Stock Market vs. Individual Stocks

Today was a riveting day for North American Stocks. Also, if you don’t have much of a stomach and have a bunch of money in the markets, you probably found it extremely discouraging. But days like today are made for investing in the long term.

In total, the combined market value of all stocks on the US based markets fell by hundreds of billions, if not trillions. The reasons are really threefold, and yet none of these reasons at the individual stock level should have moved the broader market the way it has.

Basically the market sold-off because of:

1) The continued debt pressures on Greece and the European Union in supporting it

2) The devastating spread of the BP oil spill in the Gulf of Mexico

3) Continued uncertainty about how the US Federal Government will regulate the banking sector

Of course in each of these stories, there is a definite market impact on certain companies, but for the same reason, many of the great companies who are seeing a real rebound in the economy, will continue to see healthy growth on their bottom and top lines.

One of the market darlings, Apple Inc. (AAPL) announce this morning that they have sold 1 million iPads in the last few weeks since their launch. The company BLEW their last easrnings estimate out of the water and are showing an unprecedented growth. Today’s action WIPED $800 Million of value off the company. Microsoft, which also also has shown fantastic growth, lost an amazing $8 Billion in market cap.

These are great companies which trade at different multiples based on their growth, but neither of which will be affected by the news of the day.

Another example, closer to home, is Precision Drilling. A $2 Billion company, has lost over $200 Million in market value since the BP oil spill. As North America’s busiest driller, and a company which recently reported great earnings, the example is even more pronounced. By rights, Precision and most other conventional oil drillers (non off-shore) have every reason to benefit from the BP catastrophe.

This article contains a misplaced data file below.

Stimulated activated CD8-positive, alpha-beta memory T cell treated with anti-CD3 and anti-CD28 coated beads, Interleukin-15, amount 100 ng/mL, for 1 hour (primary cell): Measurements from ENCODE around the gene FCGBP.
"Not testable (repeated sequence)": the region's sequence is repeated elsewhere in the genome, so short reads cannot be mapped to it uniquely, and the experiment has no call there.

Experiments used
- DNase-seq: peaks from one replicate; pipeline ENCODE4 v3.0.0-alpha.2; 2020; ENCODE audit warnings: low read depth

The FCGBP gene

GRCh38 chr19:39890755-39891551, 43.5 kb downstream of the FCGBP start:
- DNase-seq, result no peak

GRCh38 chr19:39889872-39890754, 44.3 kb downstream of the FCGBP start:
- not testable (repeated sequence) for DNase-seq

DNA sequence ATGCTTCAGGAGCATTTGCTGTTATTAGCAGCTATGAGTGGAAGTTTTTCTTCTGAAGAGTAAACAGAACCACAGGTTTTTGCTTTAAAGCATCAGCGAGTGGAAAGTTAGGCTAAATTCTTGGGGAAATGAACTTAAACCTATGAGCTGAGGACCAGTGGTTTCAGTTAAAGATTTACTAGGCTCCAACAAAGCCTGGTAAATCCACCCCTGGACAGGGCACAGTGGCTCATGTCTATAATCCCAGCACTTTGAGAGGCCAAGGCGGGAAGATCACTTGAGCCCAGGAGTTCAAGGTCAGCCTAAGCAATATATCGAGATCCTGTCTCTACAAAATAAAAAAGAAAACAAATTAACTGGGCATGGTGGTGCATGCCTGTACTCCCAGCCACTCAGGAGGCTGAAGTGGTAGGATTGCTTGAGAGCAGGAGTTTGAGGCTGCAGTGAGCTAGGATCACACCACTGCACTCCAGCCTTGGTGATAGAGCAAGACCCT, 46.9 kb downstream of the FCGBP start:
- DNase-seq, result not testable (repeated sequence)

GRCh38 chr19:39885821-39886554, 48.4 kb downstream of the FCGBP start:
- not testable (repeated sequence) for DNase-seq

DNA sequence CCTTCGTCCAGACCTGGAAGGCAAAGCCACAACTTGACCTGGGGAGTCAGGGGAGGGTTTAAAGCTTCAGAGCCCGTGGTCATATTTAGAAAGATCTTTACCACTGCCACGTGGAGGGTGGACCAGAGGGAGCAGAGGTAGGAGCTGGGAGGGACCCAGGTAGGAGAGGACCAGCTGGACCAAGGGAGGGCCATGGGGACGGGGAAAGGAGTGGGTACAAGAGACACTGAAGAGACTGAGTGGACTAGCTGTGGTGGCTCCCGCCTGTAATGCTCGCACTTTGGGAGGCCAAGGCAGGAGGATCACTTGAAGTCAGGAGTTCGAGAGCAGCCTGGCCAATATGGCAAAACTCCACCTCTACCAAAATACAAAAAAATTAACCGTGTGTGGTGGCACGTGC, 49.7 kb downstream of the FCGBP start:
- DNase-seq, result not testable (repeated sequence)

So when you are investing, always do your homework, and have a reason to be invested in every stock you own. Always understand how it is valued, which is ususally based on existing or future cash flows. When opportunities like today present themselves, jump on quality stocks which will rebound quickly.

On a sidenote, the companies like BP, who will see an impact on their future cash flows, are also worth a look. If you look at the loss in company value (Market Cap) of BP since the accident, it is down an amazing $30 Billion in value. There is no way in the world that BP will ever pay that in clean-up, fines and lost profits, and so will some day return to loftier value. That said, there is a saying in the stock market which is worth repeating. Beware trying to catch a falling knofe, and that is what BP is right now. I think BP will see dontinued downward pressure until the spill is cleaned-up and we know the impact on their profits, but rest assured it will return.

So be confident in what you have invested in, and buy when presented with such great opportunities.

 

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One comment

  • Will May 9, 2010   Reply →

    Yes… okay… but what about petunia futures? I hear they’re going to make the Dutch tulip boom of the 17th century look like an insignificat blip on the flower market. I’m invested deep. Hope there’s no flower disaster/scandal in coming weeks to spook clients to the greenhouse.

    I wonder how an ipad tastes.

    We’ll never have money, but eating our own food on our own land makes us rich in a way too little valued in these times.

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